I write this in a purely personal capacity as a London bike commuter, though naturally I could not fail to be profoundly moved by my experience in representing the family of Brian Dorling who died so tragically and unnecessarily at the Bow Roundabout shortly after the blue paint of CSH 2 was laid in 2011 and furthermore, in following the recent inquest into the death of Philippine De Gerin-Ricard at Aldgate last July.
I agree with the Mayor that Cycle Super Highways have a future. However this is with the important proviso that their designers have a good understanding of how cyclists safely integrate with traffic where segregation is not achievable (or rather not achieved). Current design, typified by a 1.5 m strip of paint of no legal significance, encourages cyclists towards an unsafe position too far to the left. This both conflicts with the ‘Bikeability’ training that TfL itself rightly seeks to encourage and reinforces the mistaken views held by some motorists as to where cyclists should be.
It is telling, and confirms what I have long suspected, that cycle infrastructure designers, and even those at the top at TfL pushing cycle training for others, do not see the need for Bikeability training for themselves. Their designs demonstrate that they do not understand, for example, that approaching a roundabout to go straight ahead the cyclist is best advised to position herself well to the right of the leftmost lane (especially of course if there is a high volume of left turning traffic). When given advice by a very knowledgeable police officer who understands safe cycle positioning, it is all too easy for the untrained designer to consider this is a matter on which their opinion is as good as anybody else's.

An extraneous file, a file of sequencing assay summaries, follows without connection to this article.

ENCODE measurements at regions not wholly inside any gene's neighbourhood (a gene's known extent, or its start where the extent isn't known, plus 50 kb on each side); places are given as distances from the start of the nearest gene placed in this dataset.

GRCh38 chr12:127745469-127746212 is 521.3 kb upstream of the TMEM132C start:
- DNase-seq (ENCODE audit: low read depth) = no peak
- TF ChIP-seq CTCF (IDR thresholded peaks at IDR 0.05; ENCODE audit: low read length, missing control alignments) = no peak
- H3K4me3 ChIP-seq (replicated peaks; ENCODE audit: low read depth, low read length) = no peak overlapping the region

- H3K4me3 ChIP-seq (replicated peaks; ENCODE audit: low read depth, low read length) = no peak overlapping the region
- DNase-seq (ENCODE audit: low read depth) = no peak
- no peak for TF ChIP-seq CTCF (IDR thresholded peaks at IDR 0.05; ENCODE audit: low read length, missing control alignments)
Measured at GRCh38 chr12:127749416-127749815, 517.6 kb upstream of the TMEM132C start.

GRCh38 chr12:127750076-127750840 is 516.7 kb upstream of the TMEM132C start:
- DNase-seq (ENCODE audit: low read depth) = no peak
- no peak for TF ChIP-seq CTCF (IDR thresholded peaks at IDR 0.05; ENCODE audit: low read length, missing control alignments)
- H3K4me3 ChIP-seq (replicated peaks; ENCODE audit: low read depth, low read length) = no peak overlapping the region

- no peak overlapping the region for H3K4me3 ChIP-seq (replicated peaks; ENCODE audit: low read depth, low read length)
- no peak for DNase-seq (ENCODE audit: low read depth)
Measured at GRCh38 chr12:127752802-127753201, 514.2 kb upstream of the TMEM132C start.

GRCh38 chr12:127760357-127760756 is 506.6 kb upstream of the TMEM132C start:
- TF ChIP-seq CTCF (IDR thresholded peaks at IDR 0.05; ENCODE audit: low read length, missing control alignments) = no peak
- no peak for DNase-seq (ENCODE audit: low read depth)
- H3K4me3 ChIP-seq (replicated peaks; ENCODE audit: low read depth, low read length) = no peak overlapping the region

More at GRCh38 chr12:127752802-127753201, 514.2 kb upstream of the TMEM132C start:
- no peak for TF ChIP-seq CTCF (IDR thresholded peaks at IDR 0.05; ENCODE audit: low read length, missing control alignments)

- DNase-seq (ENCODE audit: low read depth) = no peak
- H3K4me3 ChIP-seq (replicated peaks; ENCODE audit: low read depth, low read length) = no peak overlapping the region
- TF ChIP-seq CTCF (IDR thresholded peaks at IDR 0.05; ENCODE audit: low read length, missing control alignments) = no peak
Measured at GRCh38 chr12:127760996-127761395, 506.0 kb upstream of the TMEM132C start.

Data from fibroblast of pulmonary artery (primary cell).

Personally I do not buy the argument that putting down paint is a useful indication to motor traffic that cyclists may be present. Any driver, especially in London but also elsewhere, is criminally negligent if he does not consider the likely presence of cyclists on any highway. Are we implying that where there is no blue paint drivers are not obliged to consider the likely presence of cyclists?
For the encouragement of the broadest possible mix of people the focus has to be on (optional) segregated routes of the highest quality, as recognised in the Mayor’s ‘Vision for Cycling’ published in March. Using paint to lead cyclists directly towards segregated areas without regard to how they integrate most safely with traffic on their way there must be avoided. Indeed there is a very great deal to be said for not marking the road at all where cyclists need to integrate with motorists. Many (indeed the majority) of cyclists crossing the Bow junction do so on the elevated flyover where there is no cycle infrastructure, recognising that it is not only faster but safer than the provision below. It is so easy to make matters worse and the Mayor needs to be held to his word to do cycling infrastructure properly or not at all.
I do not doubt the Mayor and TfL’s sincerity in wishing to make London safer and more attractive for cycling. I applaud them for some good progress towards HGV safety (sadly too often neglected by others). I trust that by the end of the Mayor’s second term we will be able to look back and see that he really did take valid criticisms of his project to heart.